The use of text messaging as a tool for teens in crisis is fairly new. But mental health-related text messaging programs – and studies that corroborate their significance – are on the rise.
How a text message hotline can help teens in crisis
Text message crisis hotlines are often targeted towards teenagers who are struggling with issues such as bullying, mental health, or problems with family and friends. By texting in to a shortcode, teens can chat in real-time with a counselor. These crisis counselors talk teens through their situations over an anonymous SMS conversation. In cases where a teen’s life may be in danger, counselors can also reach out to emergency responders for assistance.
Crisis Text Line, founded by DoSomething.org in 2011, was the first national 24/7 SMS crisis hotline that caters specifically to teenagers and young adults. Text-a-Tip is another a 24-hour SMS service based in Chicago, with licensed and certified mental health professionals as crisis counselors.
Why teenagers are willing to talk about their problems over text message
Text messaging is the number one communication channel for teens and young adults. Since face-to-face interactions about personal issues can be uncomfortable for teenagers, text messaging offers a valuable veil of anonymity that shields them from feelings of shame, guilt, or social repercussions. Text messaging also helps teens feel safe since they can text from anywhere – the school bus, a classroom, or their home – without having to worry about other people noticing.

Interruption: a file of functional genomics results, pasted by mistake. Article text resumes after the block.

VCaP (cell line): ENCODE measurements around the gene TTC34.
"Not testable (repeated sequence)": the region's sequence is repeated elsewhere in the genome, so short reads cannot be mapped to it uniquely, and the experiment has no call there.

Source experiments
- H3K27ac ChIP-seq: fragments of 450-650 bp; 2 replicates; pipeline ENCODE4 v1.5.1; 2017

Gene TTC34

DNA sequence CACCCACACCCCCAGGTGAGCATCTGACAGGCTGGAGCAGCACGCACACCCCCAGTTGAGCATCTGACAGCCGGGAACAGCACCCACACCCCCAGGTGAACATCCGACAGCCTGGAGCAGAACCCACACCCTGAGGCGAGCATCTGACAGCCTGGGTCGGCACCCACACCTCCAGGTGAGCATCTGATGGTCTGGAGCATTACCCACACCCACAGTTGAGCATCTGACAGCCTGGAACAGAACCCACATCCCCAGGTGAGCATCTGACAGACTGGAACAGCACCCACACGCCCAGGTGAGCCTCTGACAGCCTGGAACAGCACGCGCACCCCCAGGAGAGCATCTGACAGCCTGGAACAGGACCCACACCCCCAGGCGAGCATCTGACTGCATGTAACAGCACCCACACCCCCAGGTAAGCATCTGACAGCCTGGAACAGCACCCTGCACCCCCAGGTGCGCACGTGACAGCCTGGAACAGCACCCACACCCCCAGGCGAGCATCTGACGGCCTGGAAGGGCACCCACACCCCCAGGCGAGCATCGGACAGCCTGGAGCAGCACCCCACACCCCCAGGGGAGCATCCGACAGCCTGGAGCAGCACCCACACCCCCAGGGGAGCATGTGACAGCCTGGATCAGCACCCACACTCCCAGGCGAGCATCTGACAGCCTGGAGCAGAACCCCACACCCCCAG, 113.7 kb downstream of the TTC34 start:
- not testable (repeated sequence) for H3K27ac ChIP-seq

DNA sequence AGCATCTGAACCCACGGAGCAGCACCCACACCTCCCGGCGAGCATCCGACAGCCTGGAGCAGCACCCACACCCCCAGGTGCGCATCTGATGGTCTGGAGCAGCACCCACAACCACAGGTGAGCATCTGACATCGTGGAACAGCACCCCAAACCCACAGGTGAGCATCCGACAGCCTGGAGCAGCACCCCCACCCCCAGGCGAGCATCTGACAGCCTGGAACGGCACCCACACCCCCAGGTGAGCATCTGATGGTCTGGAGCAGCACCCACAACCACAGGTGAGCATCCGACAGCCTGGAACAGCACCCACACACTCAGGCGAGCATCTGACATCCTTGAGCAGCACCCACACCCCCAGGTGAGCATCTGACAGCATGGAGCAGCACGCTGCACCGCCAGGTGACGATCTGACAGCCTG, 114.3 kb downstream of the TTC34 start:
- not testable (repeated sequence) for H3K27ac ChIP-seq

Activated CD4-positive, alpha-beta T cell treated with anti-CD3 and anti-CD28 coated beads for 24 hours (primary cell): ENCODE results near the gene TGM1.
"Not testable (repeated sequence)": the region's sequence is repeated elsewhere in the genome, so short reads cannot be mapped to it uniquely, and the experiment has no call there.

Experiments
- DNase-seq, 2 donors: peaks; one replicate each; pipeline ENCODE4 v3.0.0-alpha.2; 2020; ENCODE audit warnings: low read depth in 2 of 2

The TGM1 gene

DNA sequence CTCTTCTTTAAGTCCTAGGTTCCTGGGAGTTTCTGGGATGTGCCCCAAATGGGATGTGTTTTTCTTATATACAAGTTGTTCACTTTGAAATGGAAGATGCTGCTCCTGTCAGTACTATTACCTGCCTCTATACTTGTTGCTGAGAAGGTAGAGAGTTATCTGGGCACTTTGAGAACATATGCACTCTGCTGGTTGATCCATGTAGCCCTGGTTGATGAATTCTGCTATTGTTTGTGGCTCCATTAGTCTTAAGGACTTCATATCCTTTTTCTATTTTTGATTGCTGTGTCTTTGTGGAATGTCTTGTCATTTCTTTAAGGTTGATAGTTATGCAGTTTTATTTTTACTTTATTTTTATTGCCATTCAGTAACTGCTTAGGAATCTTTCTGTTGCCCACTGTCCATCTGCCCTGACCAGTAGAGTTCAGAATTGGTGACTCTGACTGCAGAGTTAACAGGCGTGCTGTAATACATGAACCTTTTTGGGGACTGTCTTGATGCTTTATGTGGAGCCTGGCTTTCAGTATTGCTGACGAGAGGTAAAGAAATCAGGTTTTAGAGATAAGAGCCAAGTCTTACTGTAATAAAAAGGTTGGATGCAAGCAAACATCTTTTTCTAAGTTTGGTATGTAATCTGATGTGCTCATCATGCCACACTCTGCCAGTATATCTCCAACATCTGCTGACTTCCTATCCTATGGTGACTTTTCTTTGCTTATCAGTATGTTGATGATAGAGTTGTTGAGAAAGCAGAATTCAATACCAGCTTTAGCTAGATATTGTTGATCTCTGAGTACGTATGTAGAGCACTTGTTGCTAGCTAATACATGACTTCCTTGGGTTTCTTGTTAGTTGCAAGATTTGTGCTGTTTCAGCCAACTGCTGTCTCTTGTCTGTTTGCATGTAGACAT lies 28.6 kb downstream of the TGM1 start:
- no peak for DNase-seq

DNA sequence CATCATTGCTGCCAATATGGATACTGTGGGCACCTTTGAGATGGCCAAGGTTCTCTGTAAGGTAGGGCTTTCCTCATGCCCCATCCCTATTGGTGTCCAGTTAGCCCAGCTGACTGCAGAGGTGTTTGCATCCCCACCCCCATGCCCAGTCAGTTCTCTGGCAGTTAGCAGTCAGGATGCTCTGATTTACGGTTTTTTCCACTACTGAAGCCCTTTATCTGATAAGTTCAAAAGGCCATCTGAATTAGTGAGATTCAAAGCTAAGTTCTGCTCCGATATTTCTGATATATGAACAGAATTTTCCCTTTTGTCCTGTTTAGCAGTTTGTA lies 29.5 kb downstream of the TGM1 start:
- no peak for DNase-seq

Mark Filler, a substantial funder of Text-a-Tip, sees the program as an invaluable service to teens and their community. “The idea was that if any student in the schools had a concern either about themselves or about a friend, that they would have an anonymous place they could text to try to get help,” said Filler. He also noted how the program is also beneficial for students who want to help other students. “We know that friends always know what is going on way before the parents,” he said. “They know the details.”
The growing prevalence of text messaging for improved mental health services
The use of text messaging programs for mental health is starting to extend beyond the nonprofit sector. A new service called TalkSpace that has been covered by CNN, The Wall Street Journal, and other media outlets, provides unlimited texting between the user and a therapist. And as the popularity of these types of programs rise, so too does the research supporting their efficacy.
A recent article by Health Data Management, for example, explains how text messaging is proving to be a better tool for treating mental illness than mobile apps. Two other recent studies in the Journal of Affective Disorders and Cyberpsychology, Behavior and Networking found that text therapy can be just as effective – if not more so – than traditional face-to-face therapy.
The rise in these services comes at a crucial time in the healthcare landscape, when busy schedules and limited health coverage options can make it difficult for people to seek the support that they need a regular basis. It’s a new way of understanding and using technology – as the link between the inner life and the outer world – and, based upon the rising popularity of SMS programs like Crisis Text Line, TalkSpace and Text-a-Tip – it is a necessary one.
As more people continue to use these services, the more we can learn about the issues that teens and adults face and the better equipped we can be to help them. For example, Crisis Text Line publishes data online for researchers, citizens, and journalists to see and use. Overall, these programs all herald optimistic improvements on the mental healthcare landscape.
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